Even in a very best case scenario where 70% of CO2 emissions are cut, global warming will still cause drought, polar ice cap melting, and extreme weather.
The numbers are from the latest report from the United Nations-sponsored Intergovernmental Panel on Climate Change (IPCC).
Tap to understand more: What is the IPCC climate report?
The United Nations-sponsored Intergovernmental Panel on Climate Change (IPCC) collects scientific data from around the world, and produces a report every five years which representatives of all 195 member countries have to agree on.
For this reason, it’s considered the leading authority on climate change (although it’s been criticized in the past for being too conservative).[contextly_auto_sidebar id=”7qowgIRfBUooa1PPnEyMF4uxWcBQHdCd”]
In their most recent report, the IPCC outlays four different projections for the world’s climate will be like by 2100.
Here’s the best case scenario for global warming, if massive reductions in greenhouse gas emissions were completed over the course of the century:
Global temperatures increase by 3.6°F (2°C). For reference, the IPCC reports (pdf) that most of the world has already experienced at least 1.8 °F (1°C) in increase over the previous century:
Photo courtesy of the IPCC via Quartz.
Sea levels will rise 66 inches. Even at the lowest projection, this is a lot more rapid than reported in the 2007 IPCC report, as glaciers have melted at unprecedented levels. For reference, here’s what New York City would look like if the sea rose 132 inches:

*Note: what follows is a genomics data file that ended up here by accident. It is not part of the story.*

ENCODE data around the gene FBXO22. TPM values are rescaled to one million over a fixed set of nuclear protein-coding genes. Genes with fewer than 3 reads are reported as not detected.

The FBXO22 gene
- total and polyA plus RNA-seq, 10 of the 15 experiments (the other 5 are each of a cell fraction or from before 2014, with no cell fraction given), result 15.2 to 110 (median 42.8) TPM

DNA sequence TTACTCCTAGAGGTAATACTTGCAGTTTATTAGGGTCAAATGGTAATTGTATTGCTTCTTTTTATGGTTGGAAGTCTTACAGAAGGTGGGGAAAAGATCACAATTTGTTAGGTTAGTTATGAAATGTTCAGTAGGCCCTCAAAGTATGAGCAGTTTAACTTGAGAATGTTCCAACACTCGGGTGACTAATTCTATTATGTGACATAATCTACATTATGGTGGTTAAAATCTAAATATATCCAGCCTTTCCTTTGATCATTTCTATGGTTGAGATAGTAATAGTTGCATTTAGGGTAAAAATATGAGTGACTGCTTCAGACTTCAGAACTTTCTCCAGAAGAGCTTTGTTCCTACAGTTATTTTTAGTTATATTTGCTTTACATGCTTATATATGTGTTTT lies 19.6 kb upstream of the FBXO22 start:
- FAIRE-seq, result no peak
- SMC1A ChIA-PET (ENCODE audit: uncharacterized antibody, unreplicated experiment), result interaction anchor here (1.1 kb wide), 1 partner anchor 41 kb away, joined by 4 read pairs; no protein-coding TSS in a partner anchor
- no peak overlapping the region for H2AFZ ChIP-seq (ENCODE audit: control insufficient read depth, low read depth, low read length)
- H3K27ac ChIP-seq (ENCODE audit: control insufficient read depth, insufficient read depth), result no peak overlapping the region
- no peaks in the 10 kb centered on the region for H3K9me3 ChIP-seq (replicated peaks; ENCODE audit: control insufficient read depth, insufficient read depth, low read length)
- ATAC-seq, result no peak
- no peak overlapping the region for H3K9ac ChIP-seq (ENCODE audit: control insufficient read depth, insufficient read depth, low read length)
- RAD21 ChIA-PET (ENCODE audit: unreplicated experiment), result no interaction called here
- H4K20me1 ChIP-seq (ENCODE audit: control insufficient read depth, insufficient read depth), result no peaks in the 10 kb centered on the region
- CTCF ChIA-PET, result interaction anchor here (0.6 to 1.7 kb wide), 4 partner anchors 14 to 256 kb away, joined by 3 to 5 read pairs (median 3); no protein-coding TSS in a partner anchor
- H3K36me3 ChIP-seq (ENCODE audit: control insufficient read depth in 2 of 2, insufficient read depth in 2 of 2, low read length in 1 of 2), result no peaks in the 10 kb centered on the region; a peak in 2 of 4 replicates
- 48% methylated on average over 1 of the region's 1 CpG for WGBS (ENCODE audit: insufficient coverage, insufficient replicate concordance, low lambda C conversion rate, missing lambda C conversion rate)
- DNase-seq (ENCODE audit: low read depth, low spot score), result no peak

Image courtesy of Climate Central.
The maps below show the best case scenario on the left (RPC2.6), while the right view shows what will happen if no action is taken to prevent climate change, according to the IPCC.
More extreme weather. Rain will cause up to 20% less rain in some dry regions, exacerbating droughts. Meanwhile, wet areas will see more powerful precipitation.
Oceans become more acidic. The pH levels of the ocean will increase by 0.1 due to absorbed CO2. While this seems small, the level has been steady 8.2 pH for millions of years- and even small changes can damage marine life.
Polar ice caps will continue to melt. Only a small part of the North Pole will stay frozen during summer:
Images courtesy of the IPCC via Quartz.
A 2016 paper published in the peer-reviewed journal for the National Academy of Sciences drew stunning conclusions about the rapid rise of sea water in the last century, drawing direct correlations to global warming.
How can the world achieve the best case scenario?
The RPC2.6 projection is basically the absolute minimum of climate effects that will happen. It requires several things to happen:
- Cumulative greenhouse emissions between 2010 and 2100 are reduced (pdf) by 70%.
- Emissions peak by 2020 and start declining to zero around 2080
- The global population peaks at 9 billion mid-century (current UN projections show a peak of 10 billion in 2083)
- Economic growth stays high
- Biofuels with carbon capture and storage (BECCS) are widely adopted over oil
As you can probably tell, world leaders have their work cut out for them if they’re interested in making this scenario happen. More likely, some middle-of-the-road solution will be adopted – with more devastating climate change as a result.